Drugs and vaccines may not swiftly end pandemic, says Merck & Co’s CEO
Merck & Co’s CEO Kenneth Frazier has warned that the drugs and vaccines in the pipeline to combat COVID-19 may not be enough to swiftly end the pandemic.
Speaking to CNBC, Frazier said that the drugs and vaccines to treat COVID-19 are not a “silver bullet” solution to the pandemic, meaning people are likely to be wearing masks and practicing social distancing measures well into 2021
He told CNBC’s Squawk Box: “I don’t see the therapeutics that we have – or the vaccines that are coming – as a silver bullet.
“I would say certainly well into 2021 we’ll still be trying to observe these public health measures.”
Frazier said he is “very optimistic that in the near future” there will be positive results coming from late-stage clinical trials for COVID-19 vaccines and therapeutics.
A potential vaccine is unlikely to be widely available for people until mid-2021, Frazier noted.
It’s expected that vaccines will only work in around 70% of cases and Dr Anthony Fauci, White House coronavirus adviser, said that the likelihood of a highly effective COVID-19 vaccine providing coverage in around 98% of people is slim.
Frazier added: “The natural history of viruses is that they don’t go away.
“I don’t think we should tell people that they can expect to give up on those public health measures anytime soon.”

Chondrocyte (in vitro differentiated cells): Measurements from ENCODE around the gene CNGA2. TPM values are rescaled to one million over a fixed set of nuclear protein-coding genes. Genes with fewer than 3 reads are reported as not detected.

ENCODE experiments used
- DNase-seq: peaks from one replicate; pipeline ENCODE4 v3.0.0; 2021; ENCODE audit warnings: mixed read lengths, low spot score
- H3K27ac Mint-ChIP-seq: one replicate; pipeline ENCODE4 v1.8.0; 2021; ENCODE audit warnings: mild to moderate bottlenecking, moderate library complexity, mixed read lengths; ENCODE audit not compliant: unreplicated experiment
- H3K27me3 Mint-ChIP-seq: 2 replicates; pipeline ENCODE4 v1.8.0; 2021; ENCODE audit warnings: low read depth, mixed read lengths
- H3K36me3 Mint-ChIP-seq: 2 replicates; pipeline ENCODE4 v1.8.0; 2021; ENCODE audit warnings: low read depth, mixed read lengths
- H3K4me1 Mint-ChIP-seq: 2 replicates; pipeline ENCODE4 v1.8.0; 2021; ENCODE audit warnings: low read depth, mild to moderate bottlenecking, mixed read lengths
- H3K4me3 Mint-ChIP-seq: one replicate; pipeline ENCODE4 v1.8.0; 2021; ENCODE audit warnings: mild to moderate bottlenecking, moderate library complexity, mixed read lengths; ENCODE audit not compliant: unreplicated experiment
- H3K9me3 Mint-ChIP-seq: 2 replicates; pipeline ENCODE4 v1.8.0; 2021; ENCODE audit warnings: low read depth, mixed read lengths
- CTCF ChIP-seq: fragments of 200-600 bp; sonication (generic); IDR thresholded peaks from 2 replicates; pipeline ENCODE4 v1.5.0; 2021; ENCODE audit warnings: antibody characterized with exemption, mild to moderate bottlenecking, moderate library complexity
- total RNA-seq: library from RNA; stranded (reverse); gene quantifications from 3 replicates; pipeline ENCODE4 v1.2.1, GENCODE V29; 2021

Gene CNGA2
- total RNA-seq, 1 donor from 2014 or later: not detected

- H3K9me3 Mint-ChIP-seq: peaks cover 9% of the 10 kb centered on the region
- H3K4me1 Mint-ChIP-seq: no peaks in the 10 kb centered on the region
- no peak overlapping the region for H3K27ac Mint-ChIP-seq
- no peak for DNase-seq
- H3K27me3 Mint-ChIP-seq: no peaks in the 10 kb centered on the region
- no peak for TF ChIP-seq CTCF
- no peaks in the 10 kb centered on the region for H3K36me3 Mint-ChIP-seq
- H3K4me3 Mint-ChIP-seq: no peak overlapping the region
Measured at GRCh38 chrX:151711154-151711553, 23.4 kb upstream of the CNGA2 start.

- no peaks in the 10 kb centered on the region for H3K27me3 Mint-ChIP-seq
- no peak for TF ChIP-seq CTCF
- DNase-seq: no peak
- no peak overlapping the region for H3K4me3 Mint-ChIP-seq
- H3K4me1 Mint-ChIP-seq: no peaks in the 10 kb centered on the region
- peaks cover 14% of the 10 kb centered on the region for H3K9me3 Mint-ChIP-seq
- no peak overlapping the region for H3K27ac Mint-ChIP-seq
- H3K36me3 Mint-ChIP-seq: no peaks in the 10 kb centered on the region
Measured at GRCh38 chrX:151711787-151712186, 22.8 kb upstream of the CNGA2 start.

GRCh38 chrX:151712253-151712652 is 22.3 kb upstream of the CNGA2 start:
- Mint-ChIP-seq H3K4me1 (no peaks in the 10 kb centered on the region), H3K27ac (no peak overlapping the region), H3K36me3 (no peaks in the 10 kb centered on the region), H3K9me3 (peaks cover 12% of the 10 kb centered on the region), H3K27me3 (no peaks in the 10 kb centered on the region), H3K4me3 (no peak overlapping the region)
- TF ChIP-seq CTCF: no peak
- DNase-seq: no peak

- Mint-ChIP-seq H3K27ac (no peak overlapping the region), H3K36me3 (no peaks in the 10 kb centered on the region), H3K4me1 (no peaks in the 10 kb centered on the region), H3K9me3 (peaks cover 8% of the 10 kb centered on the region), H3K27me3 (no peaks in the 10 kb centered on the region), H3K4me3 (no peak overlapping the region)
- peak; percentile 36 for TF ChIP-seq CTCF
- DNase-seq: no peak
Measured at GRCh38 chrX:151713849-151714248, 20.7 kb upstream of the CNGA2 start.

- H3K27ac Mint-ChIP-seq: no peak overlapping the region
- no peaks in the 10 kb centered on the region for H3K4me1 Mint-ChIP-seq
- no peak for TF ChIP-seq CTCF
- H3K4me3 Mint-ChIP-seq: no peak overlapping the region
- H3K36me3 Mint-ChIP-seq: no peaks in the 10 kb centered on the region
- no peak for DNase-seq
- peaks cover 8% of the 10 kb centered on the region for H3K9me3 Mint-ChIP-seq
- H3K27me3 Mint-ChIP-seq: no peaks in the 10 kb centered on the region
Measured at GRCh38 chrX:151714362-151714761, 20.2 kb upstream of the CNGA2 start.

US-based Merck & Co is developing two separate potential COVID-19 vaccines, one from the Australian vaccine manufacture Themis that it acquired in July and with scientific non-profit organisation IAVI.
However the company known as MSD outside North America is well behind the leaders in the COVID-19 vaccine race, which according to the World Health Organization are phase 3 candidates from China’s Sinovac and Sinopharm, followed by the UK’s AstraZeneca.
Frazier made his comments as the US sees a deadly surge of the coronavirus just as voters go to the polls to decide whether incumbent Republican president Donald Trump stays on for another four years, or is replaced by his Democrat rival Joe Biden.
Trump’s handling of the pandemic has been a focus point in the campaigns for the White House, with nearly 9.4 million confirmed cases and 231,000 deaths attributed to the disease.
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